Dwarves from Belegost invented the famous Dwarf-mail of linked rings and fashioned the finest steel the world had ever seen. They also constructed the hall of Thingol, Menegroth, and were rewarded with the pearl Nimphelos. They participated in some of the major battles of the first age and fought alongside Elves and Men including The First Battle of Beleriand and the Nirnaeth Arnoediad where Dwarves of Belegost won great renown. They were the only ones able to stand against the dragon Glaurung because of their superior equipment and ability to withstand the heat of the dragon’s breath. In that battle Azaghâl the Lord of Belegost was killed by the dragon but in turn wounded the worm so badly that it fled the battle.
The Dwarves of Nogrod were famed for the craftsmanship of their weapons. Most notable amongst their smiths was Telchar. Dwarves from Nogrod crafted the necklace Nauglamír and Thingol requested smiths from Nogrod to insert a Silmaril into that necklace. Those Dwarves were however driven mad by gold-lust and murdered Thingol and stole the necklace and the stone.
Some stories from the first age tell of petty Dwarves who were called Noegyth Nibin. Those were Dwarves exiled from their homes during the Peace of Arda and were the first Dwarves to enter Beleriand. It were petty Dwarves who first inhabited and carved out The Caverns of Narog which they called Nulukkizdîn but were later taken over by Finrod and called Nargothrond. The last of this line were Mîm and his two sons who lived at Amon Rûdh and aided Túrin in his adventures.
The Second Age
After the first age most tales telling of Dwarves are about the Dwarves of the line of Durin, who are commonly called Durin’s Folk or Longbeards. Durin I enjoyed a very long life and lived through most of the First Age. Every now and then through the following ages a Dwarf was born of this line that was so alike to Durin that he was considered to be Durin reborn. Prophecy told that Durin would be reborn seven times and the coming of Durin VII would mark the decline of the Dwarves.
Durin II was born in the Second Age. It is not known exactly when, but he was in power when the smith Narvi built the west gate of Khazad-dûm the year 750. His reign was an era of great prosperity when the halls of Khazad-dûm were greatly expanded and the Noldorin Elves of Lindon moved into Eregion to trade with the Dwarves for mithril. Population boomed because many refugees from Belegost and Nogrod, which were destroyed at the end of the First Age, moved to Khazad-dûm.
Durin III was in power around the year 1600 of the Second Age. He was gifted with the seventh and most powerful of the Dwarven rings of power. It was the Elven smith Celebrimbor and not Sauron who gave him the ring. The rings of power did not have the effects that Sauron had intended, possibly because Aulë had made the dwarves especially to resist evil domination. The only apparent effect of the rings was that the Dwarves became more greedy, but they were not turned into wraiths like men. Sauron tried to recover the rings. Two he reclaimed fairly soon and four ended up in dragon hordes. The ring of Durin, Sauron did not reclaim until the 2845th year of the Third Age when he captured Thrain II.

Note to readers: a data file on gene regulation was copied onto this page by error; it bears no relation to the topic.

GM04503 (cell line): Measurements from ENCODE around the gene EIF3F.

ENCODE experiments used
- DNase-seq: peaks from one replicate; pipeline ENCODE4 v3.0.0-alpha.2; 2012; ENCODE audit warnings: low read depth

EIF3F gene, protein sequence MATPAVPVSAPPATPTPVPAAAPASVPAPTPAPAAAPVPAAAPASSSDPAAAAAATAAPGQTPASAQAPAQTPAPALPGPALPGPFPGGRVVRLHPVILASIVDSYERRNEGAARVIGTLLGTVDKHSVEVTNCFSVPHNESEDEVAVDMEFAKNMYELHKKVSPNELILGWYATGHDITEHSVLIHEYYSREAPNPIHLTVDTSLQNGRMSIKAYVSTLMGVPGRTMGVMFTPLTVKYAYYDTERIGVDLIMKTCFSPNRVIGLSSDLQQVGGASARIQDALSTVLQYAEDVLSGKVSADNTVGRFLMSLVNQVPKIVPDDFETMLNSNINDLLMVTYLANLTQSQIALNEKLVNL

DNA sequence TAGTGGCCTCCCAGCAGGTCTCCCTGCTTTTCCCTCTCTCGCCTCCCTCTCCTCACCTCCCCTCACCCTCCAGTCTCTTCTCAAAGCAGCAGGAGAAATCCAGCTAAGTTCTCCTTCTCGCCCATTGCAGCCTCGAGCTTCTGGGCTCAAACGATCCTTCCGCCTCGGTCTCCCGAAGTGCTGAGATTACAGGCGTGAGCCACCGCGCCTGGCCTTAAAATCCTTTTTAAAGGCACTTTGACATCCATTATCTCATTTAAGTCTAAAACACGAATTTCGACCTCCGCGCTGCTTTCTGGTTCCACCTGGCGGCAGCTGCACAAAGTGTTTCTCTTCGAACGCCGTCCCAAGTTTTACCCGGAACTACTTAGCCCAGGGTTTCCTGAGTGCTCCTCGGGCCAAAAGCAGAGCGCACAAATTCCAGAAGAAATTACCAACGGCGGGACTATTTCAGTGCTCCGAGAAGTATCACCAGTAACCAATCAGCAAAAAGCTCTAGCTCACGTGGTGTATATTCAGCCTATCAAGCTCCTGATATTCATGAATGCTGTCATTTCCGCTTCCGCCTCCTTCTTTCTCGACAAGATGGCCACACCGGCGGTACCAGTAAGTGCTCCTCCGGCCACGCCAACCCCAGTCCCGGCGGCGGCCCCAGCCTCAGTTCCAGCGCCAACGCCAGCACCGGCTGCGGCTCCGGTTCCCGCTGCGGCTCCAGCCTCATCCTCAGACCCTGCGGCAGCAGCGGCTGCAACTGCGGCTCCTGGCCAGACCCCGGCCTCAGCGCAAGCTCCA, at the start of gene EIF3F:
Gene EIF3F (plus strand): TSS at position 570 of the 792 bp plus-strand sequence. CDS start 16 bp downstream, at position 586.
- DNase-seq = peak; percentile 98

The Third Age
Durin IV was born in the 1731st year of the Third Age. At that time the race of Dwarves had already begun to dwindle. In the year 1980 of the Third Age the Dwarves were deepening their mithril mines when they stumbled upon a Balrog of Morgoth. Durin IV was slain by the Balrog and a year later his son Nain I (1832-1981). After that the Dwarves of Durins line fled and abandoned Khazad-dûm but the Balrog remained. Most of Durin’s Folk went to Ered Mithrin (Gray Mountains) where they built new halls. However Nain’s son Thrain I (1934-2190) now King of Durin’s Folk went to the Lonely Mountain and founded the kingdom Erebor in the year 1999. Deep within the mountain he found an extraordinary jewel that he called the Arkenstone and was regarded as the greatest treasure of his house. Thrain’s son Thorin I chose to rather stay in Ered Mithrin than Erebor so between 2190 and 2590 Ered Mithrin was the seat of Kings. In 2589 however the Dwarven halls in that region were attacked by cold-drakes from the north. The King at the time, Dain I (2440-2589) was slain along with one of his sons, Frór (2552-2589). The older son Thror (2542-2790) fled with his people to Erebor. For 200 years the wealth and fame of Erebor grew until the coming of Smaug the Golden in 2770. Thror managed to escape through a back door with his family but most of the Dwarves of Erebor were slain by the dragon and the wealth of Durin’s folk was lost. Some time later Thror gave his son Thrain II (2644-2858) the ring of power and started wandering the world with his friend Nar. Somehow he ended up in Khazad-dûm where he was murdered and mutilated by the orc king Azog. This was the catalyst of a war that was called the War of Dwarves and Orcs. The war lasted seven years and ended in the Battle of Azanulbizar where Dain Ironfoot (2767-3019) killed Azog. In the years to come the ring slowly poisoned Train’s heart with greed and in 2845 Thrain set out alone to reclaim Erebor. This resulted in him being captured by Sauron and he died in the dungeons of Dol-Guldur.